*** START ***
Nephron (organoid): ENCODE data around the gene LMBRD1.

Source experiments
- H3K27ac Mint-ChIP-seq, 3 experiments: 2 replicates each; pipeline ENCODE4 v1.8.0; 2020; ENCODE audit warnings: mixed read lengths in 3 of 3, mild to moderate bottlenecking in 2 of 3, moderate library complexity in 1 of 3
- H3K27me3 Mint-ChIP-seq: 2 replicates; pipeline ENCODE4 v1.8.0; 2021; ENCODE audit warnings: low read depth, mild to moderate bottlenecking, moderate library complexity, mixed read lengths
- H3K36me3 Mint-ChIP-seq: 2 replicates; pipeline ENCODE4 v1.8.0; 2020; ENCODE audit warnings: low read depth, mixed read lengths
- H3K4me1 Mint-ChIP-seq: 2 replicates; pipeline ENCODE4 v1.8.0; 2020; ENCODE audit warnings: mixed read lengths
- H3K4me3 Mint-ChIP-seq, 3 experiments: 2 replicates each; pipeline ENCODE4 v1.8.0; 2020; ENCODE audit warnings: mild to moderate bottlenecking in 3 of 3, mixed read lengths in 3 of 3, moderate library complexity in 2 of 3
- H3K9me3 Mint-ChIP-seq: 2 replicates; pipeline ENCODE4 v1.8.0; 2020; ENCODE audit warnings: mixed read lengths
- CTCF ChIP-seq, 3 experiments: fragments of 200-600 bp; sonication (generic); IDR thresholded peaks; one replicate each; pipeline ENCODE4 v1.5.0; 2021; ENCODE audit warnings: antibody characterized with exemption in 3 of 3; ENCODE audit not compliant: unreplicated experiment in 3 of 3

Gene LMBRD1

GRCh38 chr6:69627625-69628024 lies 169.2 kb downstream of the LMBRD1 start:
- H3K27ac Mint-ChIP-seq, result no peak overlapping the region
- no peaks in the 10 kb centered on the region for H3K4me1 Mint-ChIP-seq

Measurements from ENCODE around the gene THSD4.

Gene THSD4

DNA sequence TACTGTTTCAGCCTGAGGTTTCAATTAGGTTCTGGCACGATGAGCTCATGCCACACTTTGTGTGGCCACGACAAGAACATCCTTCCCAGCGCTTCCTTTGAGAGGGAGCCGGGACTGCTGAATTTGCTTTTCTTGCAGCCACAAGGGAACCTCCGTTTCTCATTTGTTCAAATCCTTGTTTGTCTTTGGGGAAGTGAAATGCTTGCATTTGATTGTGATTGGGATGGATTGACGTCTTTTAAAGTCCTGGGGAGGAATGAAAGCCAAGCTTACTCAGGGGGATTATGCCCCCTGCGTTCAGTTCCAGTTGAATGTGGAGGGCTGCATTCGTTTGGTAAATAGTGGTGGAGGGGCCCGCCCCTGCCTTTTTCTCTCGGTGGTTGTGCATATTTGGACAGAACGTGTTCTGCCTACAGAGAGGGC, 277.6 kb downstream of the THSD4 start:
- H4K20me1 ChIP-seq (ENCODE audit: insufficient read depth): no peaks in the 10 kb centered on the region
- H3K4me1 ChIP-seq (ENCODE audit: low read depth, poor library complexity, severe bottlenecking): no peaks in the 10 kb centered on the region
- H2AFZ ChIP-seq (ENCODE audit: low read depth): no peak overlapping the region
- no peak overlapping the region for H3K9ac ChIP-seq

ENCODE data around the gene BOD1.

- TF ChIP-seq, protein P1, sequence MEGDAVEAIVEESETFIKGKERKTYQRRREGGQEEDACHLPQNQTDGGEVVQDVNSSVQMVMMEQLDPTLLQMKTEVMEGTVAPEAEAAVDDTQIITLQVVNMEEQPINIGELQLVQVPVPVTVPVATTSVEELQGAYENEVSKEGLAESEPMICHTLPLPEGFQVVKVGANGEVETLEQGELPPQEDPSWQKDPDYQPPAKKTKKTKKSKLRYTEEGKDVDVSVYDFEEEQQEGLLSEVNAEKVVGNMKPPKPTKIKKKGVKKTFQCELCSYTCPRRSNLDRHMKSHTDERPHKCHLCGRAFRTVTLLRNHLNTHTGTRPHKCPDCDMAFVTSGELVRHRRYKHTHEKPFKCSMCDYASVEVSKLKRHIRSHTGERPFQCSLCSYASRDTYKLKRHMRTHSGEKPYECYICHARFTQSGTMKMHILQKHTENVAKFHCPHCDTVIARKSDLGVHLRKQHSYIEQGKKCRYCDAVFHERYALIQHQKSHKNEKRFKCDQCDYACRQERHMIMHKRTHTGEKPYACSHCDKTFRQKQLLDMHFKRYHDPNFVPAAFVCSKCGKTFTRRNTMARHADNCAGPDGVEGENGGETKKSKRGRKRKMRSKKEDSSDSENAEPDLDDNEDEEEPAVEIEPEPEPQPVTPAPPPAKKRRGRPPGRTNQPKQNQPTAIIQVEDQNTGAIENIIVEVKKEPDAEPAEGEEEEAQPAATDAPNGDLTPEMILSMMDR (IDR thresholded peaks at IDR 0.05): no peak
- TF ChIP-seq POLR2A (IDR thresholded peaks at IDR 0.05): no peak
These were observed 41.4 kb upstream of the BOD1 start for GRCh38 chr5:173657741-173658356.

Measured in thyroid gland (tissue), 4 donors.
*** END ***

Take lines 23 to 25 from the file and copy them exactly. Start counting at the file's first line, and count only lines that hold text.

- TF ChIP-seq POLR2A (IDR thresholded peaks at IDR 0.05): no peak
These were observed 41.4 kb upstream of the BOD1 start for GRCh38 chr5:173657741-173658356.

Measured in thyroid gland (tissue), 4 donors.